• Disaster relief fraud occurs when individuals or businesses submit fraudulent claims for disaster relief funds, such as those provided by the Federal Emergency Management Agency (FEMA), following a natural disaster.

What Are the Related Federal Statutes?

18 U.S. Code Chapter 47 fraud and false statements have several federal statutes that are related to 18 U.S. Code 1031 major fraud against the United States, including the following:

  • 18 U.S.C. 1001 – Statements or entries generally;
  • 18 U.S.C. 1002 – Possession of false papers to defraud;
  • 18 U.S.C. 1003 – Demands against the United States;
  • 18 U.S.C. 1004 – Certification of checks;
  • 18 U.S.C. 1005 – Bank entries, reports, and transactions;
  • 18 U.S.C. 1006 – Federal credit institution entries;
  • 18 U.S.C. 1007 – Federal Deposit Insurance Corporation transactions;
  • 18 U.S.C. 1010 – Department of Housing transactions;
  • 18 U.S.C. 1011 – Federal land bank mortgage transactions;
  • 18 U.S.C. 1012 – Housing and Urban Development transactions;
  • 18 U.S.C. 1013 – Farm loan bonds and credit bank debentures;
  • 18 U.S.C. 1014 – Loan and credit applications generally;
  • 18 U.S.C. 1015 – Naturalization, citizenship or alien registry;
  • 18 U.S.C. 1016 – Acknowledgment of appearance or oath;
  • 18 U.S.C. 1017 – Government seals wrongfully used;
  • 18 U.S.C. 1018 – Official certificates or writings;
  • 18 U.S.C. 1019 – Certificates by consular officers;
  • 18 U.S.C. 1020 – Highway projects;
  • 18 U.S.C. 1021 – Title records;
  • 18 U.S.C. 1022 – Delivery of certificate;
  • 18 U.S.C. 1023 – Insufficient delivery of money or property;
  • 18 U.S.C. 1024 – Purchase or receipt of military property;
  • 18 U.S.C. 1025 – False pretenses on high seas;
  • 18 U.S.C. 1026 – Compromise of farm indebtedness;
  • 18 U.S.C. 1027 – False statements and concealment of facts;
  • 18 U.S.C. 1028 – Fraud and related activity with ID documents;
  • 18 U.S.C. 1028A – Aggravated identity theft;
  • 18 U.S.C. 1029 – Fraud and related activity with access devices;
  • 18 U.S.C. 1030 – Fraud and related activity with computers;
  • 18 U.S.C. 1032 – Concealment of assets from conservator;
  • 18 U.S.C. 1033 – Crimes affecting insurance interstate commerce;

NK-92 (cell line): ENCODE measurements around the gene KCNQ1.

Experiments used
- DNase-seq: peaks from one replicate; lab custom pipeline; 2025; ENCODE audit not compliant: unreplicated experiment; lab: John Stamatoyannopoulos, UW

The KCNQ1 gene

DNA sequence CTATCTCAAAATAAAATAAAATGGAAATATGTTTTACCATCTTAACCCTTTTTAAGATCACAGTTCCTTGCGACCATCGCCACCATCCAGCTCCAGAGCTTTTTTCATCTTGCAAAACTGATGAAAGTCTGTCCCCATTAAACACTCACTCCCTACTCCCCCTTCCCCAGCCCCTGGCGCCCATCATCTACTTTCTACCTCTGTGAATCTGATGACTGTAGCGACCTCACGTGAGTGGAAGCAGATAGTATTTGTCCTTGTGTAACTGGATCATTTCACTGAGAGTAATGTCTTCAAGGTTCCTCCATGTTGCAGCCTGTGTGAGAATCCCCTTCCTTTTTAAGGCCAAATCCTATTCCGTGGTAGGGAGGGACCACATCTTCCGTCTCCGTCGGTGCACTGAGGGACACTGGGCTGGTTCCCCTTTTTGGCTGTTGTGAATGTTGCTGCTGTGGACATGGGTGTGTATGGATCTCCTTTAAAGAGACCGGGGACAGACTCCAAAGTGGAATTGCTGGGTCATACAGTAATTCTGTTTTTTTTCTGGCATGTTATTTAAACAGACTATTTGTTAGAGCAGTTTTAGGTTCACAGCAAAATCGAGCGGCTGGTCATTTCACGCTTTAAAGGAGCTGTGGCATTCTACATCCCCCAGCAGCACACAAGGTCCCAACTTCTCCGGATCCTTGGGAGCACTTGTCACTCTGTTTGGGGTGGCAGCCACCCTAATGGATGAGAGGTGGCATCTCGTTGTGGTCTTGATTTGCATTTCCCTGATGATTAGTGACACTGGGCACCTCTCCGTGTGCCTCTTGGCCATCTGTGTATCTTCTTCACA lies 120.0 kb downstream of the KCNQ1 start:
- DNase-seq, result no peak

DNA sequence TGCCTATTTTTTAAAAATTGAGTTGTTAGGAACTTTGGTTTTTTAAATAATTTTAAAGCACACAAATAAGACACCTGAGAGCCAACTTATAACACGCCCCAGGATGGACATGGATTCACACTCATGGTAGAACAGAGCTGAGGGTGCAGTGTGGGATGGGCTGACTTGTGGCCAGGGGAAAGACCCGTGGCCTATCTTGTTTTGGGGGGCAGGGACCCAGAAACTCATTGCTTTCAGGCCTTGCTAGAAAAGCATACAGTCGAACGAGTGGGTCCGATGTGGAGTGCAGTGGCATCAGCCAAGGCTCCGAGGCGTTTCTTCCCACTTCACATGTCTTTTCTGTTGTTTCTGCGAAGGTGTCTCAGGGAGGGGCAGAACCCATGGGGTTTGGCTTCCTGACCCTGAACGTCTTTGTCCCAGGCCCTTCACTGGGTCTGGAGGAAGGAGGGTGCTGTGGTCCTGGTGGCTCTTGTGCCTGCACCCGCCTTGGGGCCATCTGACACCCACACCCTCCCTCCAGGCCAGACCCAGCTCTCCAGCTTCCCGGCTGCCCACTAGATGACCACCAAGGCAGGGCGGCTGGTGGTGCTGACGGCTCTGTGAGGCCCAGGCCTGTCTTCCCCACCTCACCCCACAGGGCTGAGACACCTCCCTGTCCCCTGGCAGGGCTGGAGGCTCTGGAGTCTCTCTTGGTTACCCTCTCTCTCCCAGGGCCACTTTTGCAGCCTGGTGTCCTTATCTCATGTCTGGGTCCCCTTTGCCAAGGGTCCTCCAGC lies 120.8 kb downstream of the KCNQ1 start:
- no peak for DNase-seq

• 18 U.S.C. 1034 – Civil penalties and injunctions for section 1033;
  • 18 U.S.C. 1035 – False statements relating to health care matters;
  • 18 U.S.C. 1036 – Entry by false pretenses to any real property;
  • 18 U.S.C. 1037 – Fraud and related activity with electronic mail;
  • 18 U.S.C. 1038 – False information and hoaxes;
  • 18 U.S.C. 1039 – Fraud with obtaining confidential phone records;
  • 18 U.S.C. 1040 – Fraud with major disaster or emergency benefits.

What Are the Penalties for 18 U.S.C. 1031?

If you're found guilty of major fraud against the U.S., you could face significant penalties, which can include:

  • Imprisonment. You could face a maximum prison sentence of up to 10 years.
  • Fines. The standard fine for this type of violation is up to $1 million; however, U.S.C. 1031 makes special provisions for judges to assess fines over recommended guidelines, up to a maximum of $5 million for one offense and up to $10 million total for multiple counts.
  • Restitution. The court may order you to pay restitution to the government, which includes the return of fraudulently obtained funds or property and compensation for any losses suffered by the government as a result of the fraud.

 What Are the Defenses for 18 U.S.C. 1031?

If you're charged with a crime under 18 U.S.C. 1031, a skilled federal criminal defense attorney may assert various defenses on your behalf, as discussed below.

Defenses for Major Fraud Against the United States

Perhaps we can argue that was a lack of intent. The attorney can argue you they did not knowingly or willfully participate in the fraudulent scheme.

Perhaps we can argue that there was good faith. The attorney can assert that you acted in good faith and believed your actions were lawful or that the information you provided was accurate.

Perhaps we can argue that there is insufficient evidence. The attorney may argue that the prosecution has failed to present sufficient evidence to prove the elements of the offense beyond a reasonable doubt.

Perhaps we can negotiate a favorable plea bargain with the federal prosecutor if guilt is not doubted. You can contact our law firm to review the case details by phone or using the contact form.

We provide legal representation throughout the United States on federal criminal matters. Eisner Gorin LLP is located in Los Angeles, California.